Modern technology gives us many things.

Why Was Brandon Taley Fired?

More than 24 hours have passed since the Los Angeles Chargers blew a 27-0 lead against the Jacksonville Jaguars in the Wild Card round. The 27-point margin of defeat ranks fifth-largest in NFL annals. This playoff meltdown ranks third worst ever.

When asked what they think the Chargers should do, fans have a wide range of opinions. Most media outlets agree that Brandon Staley should be fired. The name Sean Payton keeps up in the media.

Supporters of the San Diego Chargers often argue that the team should dismiss Joe Lombardi but maintain Staley as head coach. Tom Telesco’s name and the topic of his eligibility to be GM have sparked controversy on various social media platforms. How one responds emotionally in the short term to a major television loss can vary widely.

After giving it some thought over the past two days, I still believe that Staley should be let go as head coach of the Los Angeles Chargers.

A final score of 27.0 is reasonable in and of itself. The two times this season that Doug Pederson has beaten Staley as a coach. He failed to adapt in the second half as defensive coordinator. Through multiple options, slants, and crossers towards the middle of the field, Pederson eased Lawrence back into the action.

Table of Contents

Why Was Brandon Staley Fired?

For the Chargers, Joe Lombardi’s offense is a major area of concern. Getting rid of Lombardi and replacing him with someone who has a firm grasp on the West Coast offense’s fundamentals will alleviate many problems. The majority of Chargers supporters support the team’s choice to replace Lombardi.

Let’s not blame Staley for the offense’s lackluster performance, though. Staley’s decisions resulted in the Chargers having to play Michael Bandy as their third wideout instead of another player.

Together with Telesco, he is in charge of managing the roster and making all important decisions. In the second half of the season, both felt comfortable with Foster Sarell as their swing tackle.

Even that set them back. We can’t pretend that Staley hasn’t had input into defensive personnel decisions, and he’s certainly done the same for the offence. The inability of the Chargers’ receivers to create separation is worrying, just as Lombardi’s fruitless stick routes.

Staley shares some of the blame for Saturday night’s defensive and offensive failures by the Chargers. However, all of the responsibility for a certain area falls solely on his shoulders. Consider Mike Williams’s health and his inability to play against the Jaguars as prime instances.

Staley paid a high price for leaving his team out there after the first quarter. Although he had insisted all week that Williams would be fine to play against the Jaguars.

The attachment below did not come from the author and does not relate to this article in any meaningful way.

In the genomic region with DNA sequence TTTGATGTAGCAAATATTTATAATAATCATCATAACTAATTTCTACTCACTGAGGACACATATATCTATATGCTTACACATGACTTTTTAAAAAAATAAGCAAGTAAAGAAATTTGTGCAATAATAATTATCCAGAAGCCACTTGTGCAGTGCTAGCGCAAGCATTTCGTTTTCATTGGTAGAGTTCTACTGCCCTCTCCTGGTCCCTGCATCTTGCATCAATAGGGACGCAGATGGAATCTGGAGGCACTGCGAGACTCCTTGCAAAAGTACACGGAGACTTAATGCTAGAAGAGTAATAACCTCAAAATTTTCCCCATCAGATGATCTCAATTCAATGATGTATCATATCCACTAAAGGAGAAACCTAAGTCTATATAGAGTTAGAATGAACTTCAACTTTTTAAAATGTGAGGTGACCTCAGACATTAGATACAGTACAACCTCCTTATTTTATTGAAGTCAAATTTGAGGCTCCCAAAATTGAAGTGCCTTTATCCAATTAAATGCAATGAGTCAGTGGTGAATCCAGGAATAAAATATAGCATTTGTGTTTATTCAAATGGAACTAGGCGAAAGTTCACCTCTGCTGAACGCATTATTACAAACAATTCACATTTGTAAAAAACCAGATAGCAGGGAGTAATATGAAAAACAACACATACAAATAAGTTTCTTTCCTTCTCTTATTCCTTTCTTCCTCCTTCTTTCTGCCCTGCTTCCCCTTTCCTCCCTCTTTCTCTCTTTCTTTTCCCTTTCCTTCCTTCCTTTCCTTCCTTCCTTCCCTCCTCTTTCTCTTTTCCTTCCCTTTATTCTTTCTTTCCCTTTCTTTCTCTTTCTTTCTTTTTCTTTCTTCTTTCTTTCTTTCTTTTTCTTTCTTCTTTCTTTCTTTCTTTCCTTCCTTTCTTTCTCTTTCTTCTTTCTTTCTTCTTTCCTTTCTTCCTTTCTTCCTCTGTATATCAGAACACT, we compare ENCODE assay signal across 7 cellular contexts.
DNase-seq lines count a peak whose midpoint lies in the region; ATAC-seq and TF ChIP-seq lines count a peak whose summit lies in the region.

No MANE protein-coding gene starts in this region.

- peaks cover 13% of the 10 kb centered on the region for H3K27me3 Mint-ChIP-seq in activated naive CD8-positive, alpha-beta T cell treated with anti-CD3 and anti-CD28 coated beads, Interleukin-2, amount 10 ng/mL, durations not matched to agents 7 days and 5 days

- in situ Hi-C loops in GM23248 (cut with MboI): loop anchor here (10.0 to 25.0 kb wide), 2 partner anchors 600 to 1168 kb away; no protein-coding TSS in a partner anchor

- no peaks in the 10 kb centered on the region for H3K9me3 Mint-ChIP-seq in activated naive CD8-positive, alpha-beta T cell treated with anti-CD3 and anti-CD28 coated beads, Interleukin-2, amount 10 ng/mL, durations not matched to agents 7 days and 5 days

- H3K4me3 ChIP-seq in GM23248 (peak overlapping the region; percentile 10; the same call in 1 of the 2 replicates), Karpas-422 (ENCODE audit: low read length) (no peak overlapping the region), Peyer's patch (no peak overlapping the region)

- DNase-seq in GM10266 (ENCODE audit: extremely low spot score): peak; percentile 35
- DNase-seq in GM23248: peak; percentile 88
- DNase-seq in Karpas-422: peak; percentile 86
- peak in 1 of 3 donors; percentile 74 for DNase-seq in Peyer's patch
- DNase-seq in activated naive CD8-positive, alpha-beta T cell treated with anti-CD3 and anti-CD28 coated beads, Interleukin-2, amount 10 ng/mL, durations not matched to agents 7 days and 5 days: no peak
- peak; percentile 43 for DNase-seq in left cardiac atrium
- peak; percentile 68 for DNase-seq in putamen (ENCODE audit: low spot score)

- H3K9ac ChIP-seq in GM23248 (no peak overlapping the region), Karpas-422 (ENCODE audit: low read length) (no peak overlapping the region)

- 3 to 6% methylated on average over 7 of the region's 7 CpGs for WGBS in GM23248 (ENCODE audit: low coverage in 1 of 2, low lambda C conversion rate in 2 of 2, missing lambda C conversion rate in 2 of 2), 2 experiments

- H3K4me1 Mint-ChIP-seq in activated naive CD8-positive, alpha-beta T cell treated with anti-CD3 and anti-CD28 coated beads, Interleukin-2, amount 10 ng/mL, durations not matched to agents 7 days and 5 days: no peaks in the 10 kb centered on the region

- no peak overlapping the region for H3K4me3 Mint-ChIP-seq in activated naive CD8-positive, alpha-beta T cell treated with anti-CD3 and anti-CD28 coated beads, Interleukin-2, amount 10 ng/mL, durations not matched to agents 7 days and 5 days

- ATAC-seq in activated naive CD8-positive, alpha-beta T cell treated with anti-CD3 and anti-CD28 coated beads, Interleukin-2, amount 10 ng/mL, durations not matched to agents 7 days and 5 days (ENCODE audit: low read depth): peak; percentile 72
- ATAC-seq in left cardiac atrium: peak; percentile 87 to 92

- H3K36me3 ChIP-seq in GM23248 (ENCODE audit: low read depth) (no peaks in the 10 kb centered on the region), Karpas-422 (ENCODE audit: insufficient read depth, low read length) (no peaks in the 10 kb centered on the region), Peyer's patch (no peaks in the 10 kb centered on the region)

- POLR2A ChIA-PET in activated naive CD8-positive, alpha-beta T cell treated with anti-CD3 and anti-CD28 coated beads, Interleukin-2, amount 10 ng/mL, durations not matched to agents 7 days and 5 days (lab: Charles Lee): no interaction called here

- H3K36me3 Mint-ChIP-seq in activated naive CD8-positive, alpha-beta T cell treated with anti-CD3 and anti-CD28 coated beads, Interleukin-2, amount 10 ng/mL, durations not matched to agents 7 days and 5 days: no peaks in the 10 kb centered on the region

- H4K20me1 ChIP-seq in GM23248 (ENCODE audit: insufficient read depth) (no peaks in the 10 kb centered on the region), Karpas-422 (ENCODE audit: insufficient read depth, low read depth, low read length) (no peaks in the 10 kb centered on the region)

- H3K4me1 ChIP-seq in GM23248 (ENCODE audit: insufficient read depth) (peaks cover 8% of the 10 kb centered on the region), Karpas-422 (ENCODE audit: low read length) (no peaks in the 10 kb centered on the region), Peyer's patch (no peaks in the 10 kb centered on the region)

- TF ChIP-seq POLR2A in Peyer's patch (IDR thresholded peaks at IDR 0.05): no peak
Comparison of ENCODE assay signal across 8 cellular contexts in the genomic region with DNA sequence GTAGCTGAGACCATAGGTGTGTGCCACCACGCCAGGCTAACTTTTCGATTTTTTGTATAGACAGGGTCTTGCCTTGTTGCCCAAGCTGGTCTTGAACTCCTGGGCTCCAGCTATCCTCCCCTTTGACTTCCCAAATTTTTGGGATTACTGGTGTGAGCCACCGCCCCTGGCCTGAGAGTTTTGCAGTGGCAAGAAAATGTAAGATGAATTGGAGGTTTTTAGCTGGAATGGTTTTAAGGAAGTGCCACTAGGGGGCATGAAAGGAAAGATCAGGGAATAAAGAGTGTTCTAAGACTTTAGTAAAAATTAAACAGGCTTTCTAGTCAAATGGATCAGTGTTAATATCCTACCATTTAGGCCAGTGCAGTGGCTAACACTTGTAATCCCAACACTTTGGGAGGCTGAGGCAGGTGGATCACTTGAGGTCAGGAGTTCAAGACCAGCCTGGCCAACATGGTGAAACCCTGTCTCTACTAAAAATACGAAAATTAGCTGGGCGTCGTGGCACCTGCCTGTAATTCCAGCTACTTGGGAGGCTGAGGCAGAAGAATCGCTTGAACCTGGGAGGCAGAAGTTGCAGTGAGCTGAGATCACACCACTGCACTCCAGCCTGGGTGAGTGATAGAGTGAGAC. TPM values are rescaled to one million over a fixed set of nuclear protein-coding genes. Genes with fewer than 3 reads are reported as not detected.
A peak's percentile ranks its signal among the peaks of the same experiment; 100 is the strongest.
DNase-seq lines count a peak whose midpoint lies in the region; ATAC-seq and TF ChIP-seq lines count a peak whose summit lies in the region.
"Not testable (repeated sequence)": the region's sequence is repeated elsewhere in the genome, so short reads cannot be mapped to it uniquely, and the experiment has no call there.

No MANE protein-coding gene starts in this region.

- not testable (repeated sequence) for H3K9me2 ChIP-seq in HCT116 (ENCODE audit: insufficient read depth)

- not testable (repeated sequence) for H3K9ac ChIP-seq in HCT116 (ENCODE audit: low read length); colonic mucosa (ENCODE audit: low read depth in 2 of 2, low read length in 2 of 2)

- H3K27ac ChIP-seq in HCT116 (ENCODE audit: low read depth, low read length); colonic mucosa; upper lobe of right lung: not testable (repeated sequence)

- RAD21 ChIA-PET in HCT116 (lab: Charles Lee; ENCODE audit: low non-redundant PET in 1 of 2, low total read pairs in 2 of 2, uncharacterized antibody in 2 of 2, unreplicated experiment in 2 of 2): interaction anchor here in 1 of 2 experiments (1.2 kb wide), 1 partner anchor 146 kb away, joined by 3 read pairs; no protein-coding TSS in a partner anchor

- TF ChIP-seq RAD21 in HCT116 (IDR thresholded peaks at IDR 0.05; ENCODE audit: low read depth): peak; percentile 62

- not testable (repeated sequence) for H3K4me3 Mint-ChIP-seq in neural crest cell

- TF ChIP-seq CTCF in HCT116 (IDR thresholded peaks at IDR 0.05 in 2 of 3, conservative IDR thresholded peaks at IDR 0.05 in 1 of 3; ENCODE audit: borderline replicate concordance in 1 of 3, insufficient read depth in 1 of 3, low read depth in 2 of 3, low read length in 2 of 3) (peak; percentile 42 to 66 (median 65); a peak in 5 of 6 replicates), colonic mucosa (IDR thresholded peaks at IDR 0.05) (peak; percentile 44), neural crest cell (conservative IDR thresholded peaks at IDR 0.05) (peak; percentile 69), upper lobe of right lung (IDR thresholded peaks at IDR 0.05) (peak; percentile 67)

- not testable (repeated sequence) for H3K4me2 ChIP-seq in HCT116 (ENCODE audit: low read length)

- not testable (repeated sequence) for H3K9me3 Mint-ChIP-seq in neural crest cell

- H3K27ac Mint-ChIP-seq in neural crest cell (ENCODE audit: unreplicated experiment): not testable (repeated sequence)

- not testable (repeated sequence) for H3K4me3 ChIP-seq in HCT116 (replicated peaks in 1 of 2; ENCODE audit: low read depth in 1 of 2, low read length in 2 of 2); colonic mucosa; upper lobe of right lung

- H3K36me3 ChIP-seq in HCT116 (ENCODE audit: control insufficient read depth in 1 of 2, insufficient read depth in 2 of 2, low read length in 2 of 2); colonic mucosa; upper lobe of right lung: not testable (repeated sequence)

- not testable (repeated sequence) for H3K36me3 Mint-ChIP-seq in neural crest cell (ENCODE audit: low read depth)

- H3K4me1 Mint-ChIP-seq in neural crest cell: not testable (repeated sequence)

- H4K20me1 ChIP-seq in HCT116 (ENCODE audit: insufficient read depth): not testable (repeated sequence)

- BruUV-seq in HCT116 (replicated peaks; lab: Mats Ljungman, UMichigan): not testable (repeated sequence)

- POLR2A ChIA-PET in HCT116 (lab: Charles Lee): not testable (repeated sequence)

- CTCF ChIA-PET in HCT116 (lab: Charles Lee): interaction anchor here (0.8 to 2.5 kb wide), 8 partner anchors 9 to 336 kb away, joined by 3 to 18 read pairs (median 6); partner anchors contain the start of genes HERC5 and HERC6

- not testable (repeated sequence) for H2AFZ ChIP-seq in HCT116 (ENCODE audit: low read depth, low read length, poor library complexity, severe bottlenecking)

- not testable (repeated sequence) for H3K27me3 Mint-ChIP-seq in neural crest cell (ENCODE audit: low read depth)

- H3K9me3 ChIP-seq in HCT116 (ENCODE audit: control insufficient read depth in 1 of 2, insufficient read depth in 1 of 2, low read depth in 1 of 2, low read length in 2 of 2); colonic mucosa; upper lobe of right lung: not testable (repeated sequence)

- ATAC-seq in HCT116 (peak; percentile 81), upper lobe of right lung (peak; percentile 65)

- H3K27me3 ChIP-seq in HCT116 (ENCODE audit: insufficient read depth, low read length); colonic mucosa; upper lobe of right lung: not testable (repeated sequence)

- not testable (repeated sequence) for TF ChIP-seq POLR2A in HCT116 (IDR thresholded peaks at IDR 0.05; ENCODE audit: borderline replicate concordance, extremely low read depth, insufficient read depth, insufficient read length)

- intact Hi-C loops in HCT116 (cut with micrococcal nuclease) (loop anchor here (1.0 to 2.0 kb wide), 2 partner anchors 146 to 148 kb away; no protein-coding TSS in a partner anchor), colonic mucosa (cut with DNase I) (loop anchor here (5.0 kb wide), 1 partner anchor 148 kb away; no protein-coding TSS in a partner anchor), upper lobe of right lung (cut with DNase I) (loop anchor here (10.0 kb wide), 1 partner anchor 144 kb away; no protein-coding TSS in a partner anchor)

On Friday morning, it was learned that Williams had fractured his back and would miss the rest of the playoffs due to his injury. The Jaguar’s game was significantly altered without his presence.

The Chargers Need to fire Brandon Staley

In retrospect, the criticisms made by the media, the opposing party, and “everyone on the outside” were proven to be entirely unfounded. A number of TV analysts were taken aback to see Herbert still playing at the end of the third quarter. Austin Ekeler was taking a beating on the goal line.

Not only did Williams suffer a terrible injury, but so did a lot of other things. It’s related to Staley’s approach in some way. He apparently abandoned sports science, productivity, and player health in order to “tune up for the playoffs,” despite previously placing a high importance on these factors.

The Chargers had already secured the fifth seed and were on their way to Jacksonville before the game even started. This is from a trainer who is usually rather meticulous in his approach. An NFL insider, Ian Rapoport, reported that the team boosted Staley’s morale the morning of the game.

People are defending Staley, but I still don’t buy the argument that he had to play the starters. However, the company ultimately supported the coach’s choice.

It’s possible that Staley’s judgment deteriorated in the second year. I backed Staley every time a traditionalist NFL writer questioned his 4th down calls in 2021. It wasn’t “4th and Staley” on fourth down in 2022. His lack of aggression was reflected in his skin tone.

Read More:

Staley played it safe in the Wild Card game after being dogged by the media after the Raiders’ Week 18 defeat a year prior. As a coach, Pederson focused on winning, whereas Staley stressed avoiding defeat.

In 2022, Staley’s injury was only supposed to have happened. His devoted followers will likely take exception to that. While they led the league in adjusted games lost in 2021, the Chargers were one of the most injury-prone teams.

Conversely, the Chargers were able to field a strong team for their regular-season finale versus Jacksonville because of few injuries.

The defensive end Joey Bosa and Derwin James are both backs. Keenan Allen had been back at his house for a short while. Rashawn Slater, who plays left tackle, was there as well. Williams, as previously mentioned, was the lone major Chargers’ absence on Saturday night.

All of the Los Angeles Chargers’ poker chips are piled in the middle. They have put a lot of money into the team, signing long-term contracts with important players and buying equipment.

The initial two years of Justin Herbert’s deal are considered his “rookie” years. In other words, they can no longer afford to provide Staley with an apprenticeship.

Comments are closed.